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Flying to Jupiter with OSGi - Tony Walsh (ESA) & Hristo Indzhov (Telespazio Vega)

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OSGi Community Event 2018 Presentation by Tony Walsh (ESA) & Hristo Indzhov (Telespazio Vega)

Abstract: The European Space Operations Centre (ESOC) is the main operations center for the European Space Agency (ESA), operating a number of earth observation and scientific missions. Monitoring and control functions needed by spacecraft operators are provided by software systems which are reused across missions, but tailored and extended for mission specific needs. The current generation of monitoring and control systems are becoming obsolete and a European wide initiative called the European Ground Systems Common Core (EGS-CC) (http://www.egscc.esa.int) has been started to develop the next generation.

This talk will explain why OSGi was chosen and how it is used in the development of next generation of monitoring and control software. It will describe how OSGi provides the necessary framework that enables the software to be extended for the different space systems it is expected to support. The overall software architecture will be discussed, some of the challenges faced and the benefits gained by using OSGi. The first target mission for the system is JUICE (http://sci.esa.int/juice) which will explore the moons of Jupiter and which is scheduled for launch in 2022.

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Flying to Jupiter with OSGi - Tony Walsh (ESA) & Hristo Indzhov (Telespazio Vega)

  1. 1. ESA UNCLASSIFIED - For Official Use Flying to Jupiter with OSGi Anthony Walsh, ESA Hristo Indzhov, Telespazio Vega
  2. 2. ESA UNCLASSIFIED - For Official Use !2 What has OSGi to do with Juipter? OSGi + =
  3. 3. ESA UNCLASSIFIED - For Official Use !3 Spacecraft Mission Control ESOC Operations Centres Mission Control System (MCS) Telecommands Telemetry ESTRACK Control Centre (ECC)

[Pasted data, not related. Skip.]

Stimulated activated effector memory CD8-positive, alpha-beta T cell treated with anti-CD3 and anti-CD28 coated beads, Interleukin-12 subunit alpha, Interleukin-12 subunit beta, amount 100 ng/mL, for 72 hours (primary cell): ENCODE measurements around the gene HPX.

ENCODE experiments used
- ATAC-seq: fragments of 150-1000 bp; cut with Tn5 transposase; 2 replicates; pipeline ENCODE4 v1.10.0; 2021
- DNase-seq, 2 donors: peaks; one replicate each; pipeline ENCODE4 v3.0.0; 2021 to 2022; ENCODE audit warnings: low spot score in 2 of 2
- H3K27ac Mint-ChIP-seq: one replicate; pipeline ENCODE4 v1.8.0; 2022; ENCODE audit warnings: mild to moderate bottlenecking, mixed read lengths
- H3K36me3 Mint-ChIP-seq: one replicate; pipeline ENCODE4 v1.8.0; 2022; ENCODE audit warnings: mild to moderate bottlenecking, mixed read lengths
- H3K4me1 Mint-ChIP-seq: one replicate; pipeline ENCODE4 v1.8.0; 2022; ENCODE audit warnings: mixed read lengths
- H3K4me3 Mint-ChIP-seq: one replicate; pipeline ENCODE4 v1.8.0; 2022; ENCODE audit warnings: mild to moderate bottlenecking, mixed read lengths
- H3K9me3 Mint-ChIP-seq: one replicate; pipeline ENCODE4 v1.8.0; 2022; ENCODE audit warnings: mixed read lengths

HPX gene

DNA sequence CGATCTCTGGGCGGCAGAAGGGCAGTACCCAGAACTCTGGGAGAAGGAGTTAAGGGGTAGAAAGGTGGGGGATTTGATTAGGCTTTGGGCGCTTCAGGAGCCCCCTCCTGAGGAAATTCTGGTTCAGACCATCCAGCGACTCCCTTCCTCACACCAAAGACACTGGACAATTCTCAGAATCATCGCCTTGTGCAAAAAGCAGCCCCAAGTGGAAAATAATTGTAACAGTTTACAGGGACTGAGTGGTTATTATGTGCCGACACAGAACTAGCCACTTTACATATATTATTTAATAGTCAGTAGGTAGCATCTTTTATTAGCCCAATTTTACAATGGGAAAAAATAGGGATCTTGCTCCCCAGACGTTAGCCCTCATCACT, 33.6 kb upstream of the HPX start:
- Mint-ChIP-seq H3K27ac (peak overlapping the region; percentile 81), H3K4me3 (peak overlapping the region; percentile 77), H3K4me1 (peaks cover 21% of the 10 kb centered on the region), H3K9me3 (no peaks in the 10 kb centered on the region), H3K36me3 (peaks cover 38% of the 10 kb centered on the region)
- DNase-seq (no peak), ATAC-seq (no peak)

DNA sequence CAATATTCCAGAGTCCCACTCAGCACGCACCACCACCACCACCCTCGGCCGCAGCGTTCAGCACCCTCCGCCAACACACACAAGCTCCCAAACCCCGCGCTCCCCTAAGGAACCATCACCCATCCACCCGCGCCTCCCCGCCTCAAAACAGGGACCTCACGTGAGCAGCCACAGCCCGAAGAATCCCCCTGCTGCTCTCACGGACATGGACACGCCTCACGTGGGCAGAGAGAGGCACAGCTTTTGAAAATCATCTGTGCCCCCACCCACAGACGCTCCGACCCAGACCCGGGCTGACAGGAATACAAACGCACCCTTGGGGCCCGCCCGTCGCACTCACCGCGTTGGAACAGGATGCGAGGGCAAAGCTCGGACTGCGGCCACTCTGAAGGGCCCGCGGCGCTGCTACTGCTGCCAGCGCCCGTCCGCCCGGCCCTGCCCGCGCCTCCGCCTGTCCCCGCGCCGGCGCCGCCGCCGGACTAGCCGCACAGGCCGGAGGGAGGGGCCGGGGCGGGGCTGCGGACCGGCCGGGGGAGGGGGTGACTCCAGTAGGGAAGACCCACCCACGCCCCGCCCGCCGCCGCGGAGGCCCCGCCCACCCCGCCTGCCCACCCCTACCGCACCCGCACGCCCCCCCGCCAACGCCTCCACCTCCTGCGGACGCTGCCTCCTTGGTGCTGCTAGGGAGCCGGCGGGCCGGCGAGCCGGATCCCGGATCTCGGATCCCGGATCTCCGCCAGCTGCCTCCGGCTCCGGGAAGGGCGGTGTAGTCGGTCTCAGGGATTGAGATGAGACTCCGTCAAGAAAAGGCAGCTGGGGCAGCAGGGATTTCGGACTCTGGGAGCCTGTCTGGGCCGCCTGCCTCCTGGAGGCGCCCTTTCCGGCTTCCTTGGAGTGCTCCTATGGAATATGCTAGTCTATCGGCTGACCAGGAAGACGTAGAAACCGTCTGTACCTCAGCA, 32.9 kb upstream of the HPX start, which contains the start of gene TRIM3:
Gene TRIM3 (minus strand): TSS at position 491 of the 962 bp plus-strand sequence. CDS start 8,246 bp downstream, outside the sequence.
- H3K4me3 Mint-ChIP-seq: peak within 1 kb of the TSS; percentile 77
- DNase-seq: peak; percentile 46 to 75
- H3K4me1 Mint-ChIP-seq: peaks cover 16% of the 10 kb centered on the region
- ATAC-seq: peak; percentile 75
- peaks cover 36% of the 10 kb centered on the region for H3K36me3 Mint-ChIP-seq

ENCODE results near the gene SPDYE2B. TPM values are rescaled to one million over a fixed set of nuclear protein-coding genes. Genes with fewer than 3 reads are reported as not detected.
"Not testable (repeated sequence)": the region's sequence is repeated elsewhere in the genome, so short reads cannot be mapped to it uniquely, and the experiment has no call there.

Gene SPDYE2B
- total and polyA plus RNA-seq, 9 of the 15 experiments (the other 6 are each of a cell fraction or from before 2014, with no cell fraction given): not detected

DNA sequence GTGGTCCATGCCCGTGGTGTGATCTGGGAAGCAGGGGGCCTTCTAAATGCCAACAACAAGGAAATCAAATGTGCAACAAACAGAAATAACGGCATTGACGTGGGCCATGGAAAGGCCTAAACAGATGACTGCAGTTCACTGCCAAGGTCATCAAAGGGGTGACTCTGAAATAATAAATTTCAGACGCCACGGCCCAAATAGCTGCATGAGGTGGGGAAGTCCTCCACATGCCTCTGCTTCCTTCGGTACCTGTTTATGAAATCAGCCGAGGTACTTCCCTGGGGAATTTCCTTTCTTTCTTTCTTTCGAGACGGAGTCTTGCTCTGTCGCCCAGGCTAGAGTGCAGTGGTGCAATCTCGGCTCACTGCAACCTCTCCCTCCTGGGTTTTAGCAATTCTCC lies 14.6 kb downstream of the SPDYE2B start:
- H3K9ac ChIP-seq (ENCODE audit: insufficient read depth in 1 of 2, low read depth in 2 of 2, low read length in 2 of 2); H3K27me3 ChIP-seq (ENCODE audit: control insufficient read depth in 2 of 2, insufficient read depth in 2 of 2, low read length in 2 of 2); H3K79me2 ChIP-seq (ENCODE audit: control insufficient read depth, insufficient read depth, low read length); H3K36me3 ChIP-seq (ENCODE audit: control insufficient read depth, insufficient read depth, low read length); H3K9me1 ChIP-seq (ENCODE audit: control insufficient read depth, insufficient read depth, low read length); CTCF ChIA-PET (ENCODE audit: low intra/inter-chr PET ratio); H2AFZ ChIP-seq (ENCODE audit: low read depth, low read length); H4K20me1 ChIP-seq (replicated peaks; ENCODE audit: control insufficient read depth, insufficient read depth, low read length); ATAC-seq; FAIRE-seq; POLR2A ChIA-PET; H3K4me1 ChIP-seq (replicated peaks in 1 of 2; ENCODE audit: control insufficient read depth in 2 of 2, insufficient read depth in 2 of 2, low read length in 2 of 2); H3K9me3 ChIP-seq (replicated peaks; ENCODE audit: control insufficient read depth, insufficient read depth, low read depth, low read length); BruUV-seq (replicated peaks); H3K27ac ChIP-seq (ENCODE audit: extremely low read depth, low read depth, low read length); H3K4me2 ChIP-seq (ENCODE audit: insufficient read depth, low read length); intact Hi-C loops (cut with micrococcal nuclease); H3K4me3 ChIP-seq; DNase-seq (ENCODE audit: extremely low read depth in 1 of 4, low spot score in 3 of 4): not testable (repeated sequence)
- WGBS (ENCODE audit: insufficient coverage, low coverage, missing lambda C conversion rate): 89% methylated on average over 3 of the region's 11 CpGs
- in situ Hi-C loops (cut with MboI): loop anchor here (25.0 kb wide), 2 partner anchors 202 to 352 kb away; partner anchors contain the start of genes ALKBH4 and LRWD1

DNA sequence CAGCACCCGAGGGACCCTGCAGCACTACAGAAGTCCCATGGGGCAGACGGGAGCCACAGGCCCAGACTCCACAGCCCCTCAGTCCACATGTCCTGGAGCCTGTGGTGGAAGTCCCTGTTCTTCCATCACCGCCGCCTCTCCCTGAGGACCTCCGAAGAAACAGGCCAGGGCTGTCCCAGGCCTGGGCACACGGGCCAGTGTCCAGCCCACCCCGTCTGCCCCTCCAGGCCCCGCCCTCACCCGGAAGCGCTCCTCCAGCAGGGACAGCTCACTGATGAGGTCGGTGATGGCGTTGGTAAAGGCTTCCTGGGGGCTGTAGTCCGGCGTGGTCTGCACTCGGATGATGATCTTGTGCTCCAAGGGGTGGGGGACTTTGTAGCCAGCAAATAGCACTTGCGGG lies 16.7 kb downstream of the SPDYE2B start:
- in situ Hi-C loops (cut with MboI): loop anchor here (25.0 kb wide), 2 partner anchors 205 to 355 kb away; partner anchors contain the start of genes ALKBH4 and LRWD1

4. 4. ESA UNCLASSIFIED - For Official Use !4 JUICE - JUpiter ICy moons Explorer • Mission to visit the Jovian system focused on studying three of Jupiter's Galilean moons: Ganymede, Callisto, and Europa • Prime Contractor is Airbus Defence and Space • Launch in 2022 with arrival in 2029 after a sequence of five gravity assist manoeuvres with Earth, Venus, Earth, Mars, and again Earth • In 2033, after completing various manoeuvres around Jupiter and the other moons will enter orbit around Ganymede • Instruments include cameras, spectrometers, magnetometers, and an ice-penetrating radar
  5. 5. ESA UNCLASSIFIED - For Official Use !5 JUICE - Scientific Objectives • Mission will perform detailed investigations of Jupiter and its system of moons • Give better insight into how gas giant planets and their satellites form and evolve • Three of the moon are believed to harbour internal oceans; Ganymede, Europa & Callisto • Emphasis on Ganymede as a planetary body as a potential habitat of life • Characterisation of the ocean layers • Topographical, geological and compositional mapping of the surface • Characterisation of icy crusts and internal mass distribution, dynamics and evolution of the interiors • Study Ganymede's intrinsic magnetic field
  6. 6. ESA UNCLASSIFIED - For Official Use !6 JUICE - Making it happen • Returns are great, but space is expensive! – cost of the JUICE mission is approx. 850 million Euros • The costs of scientific missions like JUICE are very great for any one nation – can be difficult to justify • Sharing costs and expertise amount nations therefore makes a lot of sense • Much better return for each member state per Euro spent • The European Space Agency was created to coordinate space activities between European nations